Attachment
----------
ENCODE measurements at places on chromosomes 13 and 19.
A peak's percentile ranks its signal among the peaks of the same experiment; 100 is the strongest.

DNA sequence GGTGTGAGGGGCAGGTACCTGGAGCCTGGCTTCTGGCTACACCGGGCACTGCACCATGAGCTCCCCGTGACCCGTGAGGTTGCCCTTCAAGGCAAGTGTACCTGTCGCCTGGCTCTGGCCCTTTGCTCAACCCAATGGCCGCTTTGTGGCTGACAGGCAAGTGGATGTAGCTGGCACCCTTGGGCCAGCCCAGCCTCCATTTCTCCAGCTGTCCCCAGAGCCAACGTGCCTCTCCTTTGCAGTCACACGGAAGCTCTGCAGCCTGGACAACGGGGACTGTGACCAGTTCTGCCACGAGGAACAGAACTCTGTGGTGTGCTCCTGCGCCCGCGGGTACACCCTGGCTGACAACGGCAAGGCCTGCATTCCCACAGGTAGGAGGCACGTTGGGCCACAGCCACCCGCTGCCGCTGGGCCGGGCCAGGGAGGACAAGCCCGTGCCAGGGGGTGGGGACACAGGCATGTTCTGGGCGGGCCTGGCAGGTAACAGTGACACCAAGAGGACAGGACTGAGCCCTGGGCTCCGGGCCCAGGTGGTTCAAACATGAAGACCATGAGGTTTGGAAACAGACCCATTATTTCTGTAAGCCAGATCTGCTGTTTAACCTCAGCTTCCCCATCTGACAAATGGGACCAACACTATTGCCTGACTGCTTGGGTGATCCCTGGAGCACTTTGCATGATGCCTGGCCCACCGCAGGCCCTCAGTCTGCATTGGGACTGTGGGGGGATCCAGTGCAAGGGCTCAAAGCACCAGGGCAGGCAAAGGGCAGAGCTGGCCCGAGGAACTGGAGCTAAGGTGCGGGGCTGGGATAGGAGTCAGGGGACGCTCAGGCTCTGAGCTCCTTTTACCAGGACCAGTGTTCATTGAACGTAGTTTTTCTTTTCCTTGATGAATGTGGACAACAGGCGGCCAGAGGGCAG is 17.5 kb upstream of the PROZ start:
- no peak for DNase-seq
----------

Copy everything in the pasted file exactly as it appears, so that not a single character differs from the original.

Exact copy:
ENCODE measurements at places on chromosomes 13 and 19.
A peak's percentile ranks its signal among the peaks of the same experiment; 100 is the strongest.

DNA sequence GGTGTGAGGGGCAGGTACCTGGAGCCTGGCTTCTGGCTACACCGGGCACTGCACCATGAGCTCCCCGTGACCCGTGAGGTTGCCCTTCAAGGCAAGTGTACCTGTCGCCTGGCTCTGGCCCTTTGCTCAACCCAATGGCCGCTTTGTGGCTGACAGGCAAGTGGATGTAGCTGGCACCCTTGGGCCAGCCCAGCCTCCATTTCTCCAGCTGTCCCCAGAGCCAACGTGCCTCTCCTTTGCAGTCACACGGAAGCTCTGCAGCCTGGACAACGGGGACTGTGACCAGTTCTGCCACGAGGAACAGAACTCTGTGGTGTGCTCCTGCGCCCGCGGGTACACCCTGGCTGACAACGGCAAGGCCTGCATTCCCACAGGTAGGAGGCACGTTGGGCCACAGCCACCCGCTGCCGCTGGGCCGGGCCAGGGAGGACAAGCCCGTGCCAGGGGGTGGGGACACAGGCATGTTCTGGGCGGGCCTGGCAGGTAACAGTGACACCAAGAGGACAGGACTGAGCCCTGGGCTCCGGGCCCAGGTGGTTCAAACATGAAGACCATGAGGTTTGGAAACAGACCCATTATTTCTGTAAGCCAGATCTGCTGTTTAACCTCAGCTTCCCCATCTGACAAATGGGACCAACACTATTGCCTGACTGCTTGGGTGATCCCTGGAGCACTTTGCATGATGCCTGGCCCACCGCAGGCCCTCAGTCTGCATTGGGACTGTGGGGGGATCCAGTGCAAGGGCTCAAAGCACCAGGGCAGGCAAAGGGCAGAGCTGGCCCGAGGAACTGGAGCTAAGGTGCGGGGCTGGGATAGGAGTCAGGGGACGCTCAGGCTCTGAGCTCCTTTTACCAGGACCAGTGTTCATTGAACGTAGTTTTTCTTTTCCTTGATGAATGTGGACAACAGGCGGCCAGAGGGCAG is 17.5 kb upstream of the PROZ start:
- no peak for DNase-seq